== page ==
New York Governor Hochul signed legislation on November 8, 2021 that requires all private employers to notify their employees of their intention to monitor work phones, email, or internet use.
The law, which takes effect on May 7, 2022, will require all private employers, regardless of size, with a place of business in New York State to provide notice upon hire to new employees if the employer does or plans to monitor or intercept telephone or email communications or internet access or usage by the employee; the law does not specifically address notice requirements for current employees. The notice must be in writing or electronic format and must be acknowledged in writing or electronically by the employee.
Additionally, employers must post a notice in a “conspicuous place which is readily available for viewing by its employees.” The notice must advise employees that “any and all telephone conversations or transmissions, electronic mail or transmissions, or internet access or usage by an employee by any electronic device or system, including but not limited to the use of a computer, telephone, wire, radio or electromagnetic, photoelectronic or photo-optical systems may be subject to monitoring at any and all times and by any lawful means.”
According to the “justification” section of the bill provided by the sponsors, employers “will retain the right to monitor computer usage, simply with the stipulation that employees are informed of surveillance practices,” which they say “will increase transparency within the organization,” “help to avoid lawsuits and litigation regarding invasion of privacy,” and “permit employees to make informed decisions about their internet use with full knowledge of the ramifications of their actions, while supporting companies’ ability to monitor Internet activity within their organization.”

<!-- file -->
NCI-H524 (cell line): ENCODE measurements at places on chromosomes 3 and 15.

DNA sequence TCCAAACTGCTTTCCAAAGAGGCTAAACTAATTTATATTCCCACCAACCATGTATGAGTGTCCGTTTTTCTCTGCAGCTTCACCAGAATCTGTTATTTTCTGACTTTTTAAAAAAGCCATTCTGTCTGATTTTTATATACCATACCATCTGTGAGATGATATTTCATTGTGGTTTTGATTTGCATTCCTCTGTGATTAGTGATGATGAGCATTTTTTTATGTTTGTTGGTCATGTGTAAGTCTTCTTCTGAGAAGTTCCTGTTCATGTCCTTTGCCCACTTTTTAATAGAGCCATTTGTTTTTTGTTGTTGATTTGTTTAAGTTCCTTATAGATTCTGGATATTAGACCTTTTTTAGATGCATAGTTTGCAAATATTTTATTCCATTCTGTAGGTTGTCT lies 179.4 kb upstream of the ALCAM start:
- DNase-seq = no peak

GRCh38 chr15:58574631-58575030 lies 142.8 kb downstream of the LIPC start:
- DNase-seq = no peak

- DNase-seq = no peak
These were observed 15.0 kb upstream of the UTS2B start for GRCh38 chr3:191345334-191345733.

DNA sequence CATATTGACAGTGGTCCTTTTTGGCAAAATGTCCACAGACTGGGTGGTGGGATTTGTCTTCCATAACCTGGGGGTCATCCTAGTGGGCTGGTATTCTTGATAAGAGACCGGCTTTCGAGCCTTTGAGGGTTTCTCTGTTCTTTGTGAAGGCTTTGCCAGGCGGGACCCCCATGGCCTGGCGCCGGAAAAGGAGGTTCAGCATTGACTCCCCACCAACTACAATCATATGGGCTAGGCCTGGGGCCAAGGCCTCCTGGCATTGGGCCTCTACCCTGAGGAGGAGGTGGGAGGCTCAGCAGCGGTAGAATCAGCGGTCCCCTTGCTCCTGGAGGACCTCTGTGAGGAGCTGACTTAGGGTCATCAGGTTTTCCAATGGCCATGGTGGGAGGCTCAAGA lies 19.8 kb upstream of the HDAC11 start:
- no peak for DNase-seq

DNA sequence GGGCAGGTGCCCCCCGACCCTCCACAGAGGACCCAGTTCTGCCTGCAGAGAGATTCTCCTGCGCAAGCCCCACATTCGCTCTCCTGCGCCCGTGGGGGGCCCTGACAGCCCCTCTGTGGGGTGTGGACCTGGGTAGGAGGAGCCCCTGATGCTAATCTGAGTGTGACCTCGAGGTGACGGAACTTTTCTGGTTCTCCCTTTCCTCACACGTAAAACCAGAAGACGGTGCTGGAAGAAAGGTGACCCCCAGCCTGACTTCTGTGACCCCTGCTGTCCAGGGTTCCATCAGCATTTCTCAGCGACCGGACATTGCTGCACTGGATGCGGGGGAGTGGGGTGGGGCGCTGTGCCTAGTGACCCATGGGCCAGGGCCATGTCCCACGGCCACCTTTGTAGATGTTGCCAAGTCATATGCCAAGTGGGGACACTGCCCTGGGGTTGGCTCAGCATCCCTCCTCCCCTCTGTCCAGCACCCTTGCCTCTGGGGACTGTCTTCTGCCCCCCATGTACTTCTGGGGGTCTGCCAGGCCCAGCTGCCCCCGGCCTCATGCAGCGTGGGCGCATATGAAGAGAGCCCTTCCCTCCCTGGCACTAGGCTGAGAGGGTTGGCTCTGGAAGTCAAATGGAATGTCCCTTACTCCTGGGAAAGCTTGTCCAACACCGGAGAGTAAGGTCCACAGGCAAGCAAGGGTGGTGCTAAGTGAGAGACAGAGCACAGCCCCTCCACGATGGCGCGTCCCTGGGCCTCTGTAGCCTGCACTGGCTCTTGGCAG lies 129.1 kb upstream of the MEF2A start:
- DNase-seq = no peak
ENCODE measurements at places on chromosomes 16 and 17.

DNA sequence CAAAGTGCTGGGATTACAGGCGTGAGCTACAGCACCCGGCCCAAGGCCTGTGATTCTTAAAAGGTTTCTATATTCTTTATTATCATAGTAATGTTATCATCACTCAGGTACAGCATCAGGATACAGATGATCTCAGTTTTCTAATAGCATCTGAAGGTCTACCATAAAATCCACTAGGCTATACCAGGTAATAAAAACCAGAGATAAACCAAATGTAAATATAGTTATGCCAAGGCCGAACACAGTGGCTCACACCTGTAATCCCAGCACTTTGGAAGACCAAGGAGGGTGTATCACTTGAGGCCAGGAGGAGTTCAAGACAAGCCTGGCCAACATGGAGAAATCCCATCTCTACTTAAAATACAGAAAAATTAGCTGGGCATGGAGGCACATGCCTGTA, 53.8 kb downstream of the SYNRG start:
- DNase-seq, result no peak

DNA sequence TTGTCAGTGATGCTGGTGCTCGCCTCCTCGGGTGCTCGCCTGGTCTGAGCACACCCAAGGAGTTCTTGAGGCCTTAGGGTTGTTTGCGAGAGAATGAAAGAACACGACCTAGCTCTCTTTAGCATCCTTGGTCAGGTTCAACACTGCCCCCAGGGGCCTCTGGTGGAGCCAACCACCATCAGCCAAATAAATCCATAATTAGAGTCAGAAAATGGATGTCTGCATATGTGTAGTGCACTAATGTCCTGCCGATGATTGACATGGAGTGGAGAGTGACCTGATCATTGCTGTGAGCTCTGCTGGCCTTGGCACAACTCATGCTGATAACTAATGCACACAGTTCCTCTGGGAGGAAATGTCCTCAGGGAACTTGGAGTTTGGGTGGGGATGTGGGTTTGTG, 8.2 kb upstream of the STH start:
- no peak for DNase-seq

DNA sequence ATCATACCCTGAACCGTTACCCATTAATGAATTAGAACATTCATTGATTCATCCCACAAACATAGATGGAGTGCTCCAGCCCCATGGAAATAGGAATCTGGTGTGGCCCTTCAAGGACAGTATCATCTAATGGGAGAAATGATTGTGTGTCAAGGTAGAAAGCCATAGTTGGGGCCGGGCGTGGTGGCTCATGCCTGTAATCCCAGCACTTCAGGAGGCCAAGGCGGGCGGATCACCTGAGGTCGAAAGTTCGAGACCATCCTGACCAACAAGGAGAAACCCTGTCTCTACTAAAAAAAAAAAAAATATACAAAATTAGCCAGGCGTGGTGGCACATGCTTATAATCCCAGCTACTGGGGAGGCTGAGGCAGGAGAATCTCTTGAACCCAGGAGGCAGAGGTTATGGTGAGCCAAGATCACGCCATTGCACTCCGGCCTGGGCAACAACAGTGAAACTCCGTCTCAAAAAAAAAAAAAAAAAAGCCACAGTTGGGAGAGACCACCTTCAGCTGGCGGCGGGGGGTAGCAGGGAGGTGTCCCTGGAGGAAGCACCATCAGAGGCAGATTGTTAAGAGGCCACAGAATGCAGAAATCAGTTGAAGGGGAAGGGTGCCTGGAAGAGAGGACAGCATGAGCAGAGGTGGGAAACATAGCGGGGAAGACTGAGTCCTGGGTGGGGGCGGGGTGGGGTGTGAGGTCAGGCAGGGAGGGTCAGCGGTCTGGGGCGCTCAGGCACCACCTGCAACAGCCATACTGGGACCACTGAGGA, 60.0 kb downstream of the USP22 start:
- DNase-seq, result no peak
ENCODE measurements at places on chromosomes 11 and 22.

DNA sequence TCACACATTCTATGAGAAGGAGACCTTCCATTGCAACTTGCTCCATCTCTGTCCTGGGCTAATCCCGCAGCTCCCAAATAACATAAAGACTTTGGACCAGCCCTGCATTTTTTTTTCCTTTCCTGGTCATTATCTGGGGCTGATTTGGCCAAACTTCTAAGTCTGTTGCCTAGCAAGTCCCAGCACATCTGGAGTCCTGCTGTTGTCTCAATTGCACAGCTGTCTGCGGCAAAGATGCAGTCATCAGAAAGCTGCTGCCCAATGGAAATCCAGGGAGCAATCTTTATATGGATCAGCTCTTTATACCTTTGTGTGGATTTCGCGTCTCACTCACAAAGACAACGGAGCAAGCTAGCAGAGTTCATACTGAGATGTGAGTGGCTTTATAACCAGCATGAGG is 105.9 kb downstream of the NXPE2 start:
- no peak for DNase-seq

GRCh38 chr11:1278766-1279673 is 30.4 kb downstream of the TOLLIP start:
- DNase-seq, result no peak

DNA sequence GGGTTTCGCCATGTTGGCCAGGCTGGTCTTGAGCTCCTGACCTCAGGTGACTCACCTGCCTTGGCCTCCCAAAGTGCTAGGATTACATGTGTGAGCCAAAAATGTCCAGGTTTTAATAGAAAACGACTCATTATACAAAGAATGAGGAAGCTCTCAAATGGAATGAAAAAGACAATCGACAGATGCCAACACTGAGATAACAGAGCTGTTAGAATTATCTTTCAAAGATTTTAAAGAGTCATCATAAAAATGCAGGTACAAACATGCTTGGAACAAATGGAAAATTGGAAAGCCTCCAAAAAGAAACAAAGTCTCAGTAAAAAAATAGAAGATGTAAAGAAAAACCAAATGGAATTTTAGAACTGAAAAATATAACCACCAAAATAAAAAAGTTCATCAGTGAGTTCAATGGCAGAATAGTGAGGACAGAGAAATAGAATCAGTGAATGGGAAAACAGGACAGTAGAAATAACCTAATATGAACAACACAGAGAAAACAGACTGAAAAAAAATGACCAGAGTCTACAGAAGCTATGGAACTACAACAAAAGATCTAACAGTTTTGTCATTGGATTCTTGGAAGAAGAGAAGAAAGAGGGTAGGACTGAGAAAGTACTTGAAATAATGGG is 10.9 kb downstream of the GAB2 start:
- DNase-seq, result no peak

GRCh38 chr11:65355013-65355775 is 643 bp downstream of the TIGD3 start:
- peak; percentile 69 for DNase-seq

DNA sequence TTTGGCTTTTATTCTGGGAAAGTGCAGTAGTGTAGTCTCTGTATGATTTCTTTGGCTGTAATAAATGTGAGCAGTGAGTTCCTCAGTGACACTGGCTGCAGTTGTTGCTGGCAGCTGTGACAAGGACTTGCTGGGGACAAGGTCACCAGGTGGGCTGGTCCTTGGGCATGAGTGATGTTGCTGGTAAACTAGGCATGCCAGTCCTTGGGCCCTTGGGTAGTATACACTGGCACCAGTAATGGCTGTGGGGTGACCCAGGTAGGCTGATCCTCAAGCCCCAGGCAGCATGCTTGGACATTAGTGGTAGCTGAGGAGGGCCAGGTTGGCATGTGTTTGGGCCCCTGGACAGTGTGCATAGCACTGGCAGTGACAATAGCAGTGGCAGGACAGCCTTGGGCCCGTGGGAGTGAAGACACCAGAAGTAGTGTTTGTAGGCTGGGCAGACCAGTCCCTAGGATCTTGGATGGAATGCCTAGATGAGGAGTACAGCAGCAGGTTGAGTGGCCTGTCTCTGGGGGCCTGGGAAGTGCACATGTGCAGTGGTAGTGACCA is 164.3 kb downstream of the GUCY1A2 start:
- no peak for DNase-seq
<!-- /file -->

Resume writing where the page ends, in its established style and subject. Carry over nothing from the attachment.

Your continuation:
The bill specifically provides that it does not apply to processes that (1) are designed to manage the type or volume of incoming or outgoing electronic mail or telephone voice mail or internet usage, (2) are not targeted to monitor or intercept the activities of a particular individual, and (3) are performed solely for the purpose of computer system maintenance and/or protection.
Any employer that violates the law will be subject to a maximum civil penalty of $500 for the first offense, $1,000 for the second offense, and $3,000 for the third and each subsequent offense. The law will be enforced by the state Attorney General, not the Department of Labor, and does not provide for a private right of action.